By Glenn Wilson, Tallangatta Valley
On a micro level “food security” may mean having enough food in the fridge and pantry to keep the family fed until the next shopping trip. On a macro level “food security” means having all systems that are involved in supplying the world with nutritious, fresh and affordable food functioning seamlessly and smoothly. Many of us would place our understanding of food security somewhere in between.
Real food security requires a healthy environment, predictable weather patterns, fertile soil, someone to grow, harvest, process and store the food and a distribution system that can deliver the food to your retail outlet regularly and reliably.
Today food security is facing challenges. In this country we have unreliable weather, limited fertile soil and an agricultural and transport systems that rely heavily on fossil fuels to function. On a global scale the population projections say that every day there will be more mouths to feed.
The effects of climate change through abnormal weather are also negatively impacting on food security. Artificial fertilizers are heavily reliant on oil and productive soil is being lost through unsustainable agricultural practices.
Every mouthful of food you eat has an impact on the earth. Some foods have a greater impact than others. Long term food security will be tenuous if the foods we consume overburden the earth. Eating locally produced food, in season and prepared with the minimum use of energy has many advantages for long term food security. Do we really need to eat air-freighted American cherries in the middle of our winter? Are locally produced cheeses a better option than imported? What is the true environmental impact of the grain fed steak you had for dinner? Is it smart to be importing and eating Danish bacon, or Chinese lollies? Is eating home grown lamb a better option than the vegetarian staples often transported over long distances?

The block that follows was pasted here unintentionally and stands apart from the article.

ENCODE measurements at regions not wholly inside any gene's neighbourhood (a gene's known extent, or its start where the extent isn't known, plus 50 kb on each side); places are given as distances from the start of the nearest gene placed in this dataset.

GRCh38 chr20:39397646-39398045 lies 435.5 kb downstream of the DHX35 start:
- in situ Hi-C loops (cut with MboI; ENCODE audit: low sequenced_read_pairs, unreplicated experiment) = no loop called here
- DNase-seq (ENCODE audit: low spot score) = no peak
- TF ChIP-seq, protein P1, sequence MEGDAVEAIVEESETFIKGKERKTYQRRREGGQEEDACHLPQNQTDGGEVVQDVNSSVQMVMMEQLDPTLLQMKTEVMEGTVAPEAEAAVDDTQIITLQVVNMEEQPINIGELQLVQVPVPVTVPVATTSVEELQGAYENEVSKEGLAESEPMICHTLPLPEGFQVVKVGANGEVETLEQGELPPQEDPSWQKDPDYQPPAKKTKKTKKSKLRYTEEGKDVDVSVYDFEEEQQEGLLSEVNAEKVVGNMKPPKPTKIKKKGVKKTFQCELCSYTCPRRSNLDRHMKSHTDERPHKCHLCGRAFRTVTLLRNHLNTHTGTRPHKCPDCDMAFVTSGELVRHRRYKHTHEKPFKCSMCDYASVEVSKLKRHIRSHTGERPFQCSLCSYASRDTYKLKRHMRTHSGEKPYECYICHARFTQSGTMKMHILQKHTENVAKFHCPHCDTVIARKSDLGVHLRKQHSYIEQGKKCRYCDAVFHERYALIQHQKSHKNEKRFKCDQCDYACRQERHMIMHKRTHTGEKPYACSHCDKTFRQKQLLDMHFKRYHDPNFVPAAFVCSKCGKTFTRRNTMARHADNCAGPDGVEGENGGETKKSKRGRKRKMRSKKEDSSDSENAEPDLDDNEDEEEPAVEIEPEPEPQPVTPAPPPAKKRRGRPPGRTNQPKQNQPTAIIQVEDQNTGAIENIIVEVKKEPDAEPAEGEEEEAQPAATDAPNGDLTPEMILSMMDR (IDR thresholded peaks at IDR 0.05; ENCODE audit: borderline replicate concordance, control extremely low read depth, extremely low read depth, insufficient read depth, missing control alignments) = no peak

If food security is important, then growing, buying and eating food in a manner that supports this needs to be a conscious, ongoing decision for our health and wellbeing. If food labels are confusing or misleading, let your local member know and request simple, clear food labelling. If prime food producing farmland is threatened by urban sprawl or other inappropriate land use, lobby for planning guarantees that protect it. Become active in calling for safe, nutritious and affordable food to sustain us now and into the future.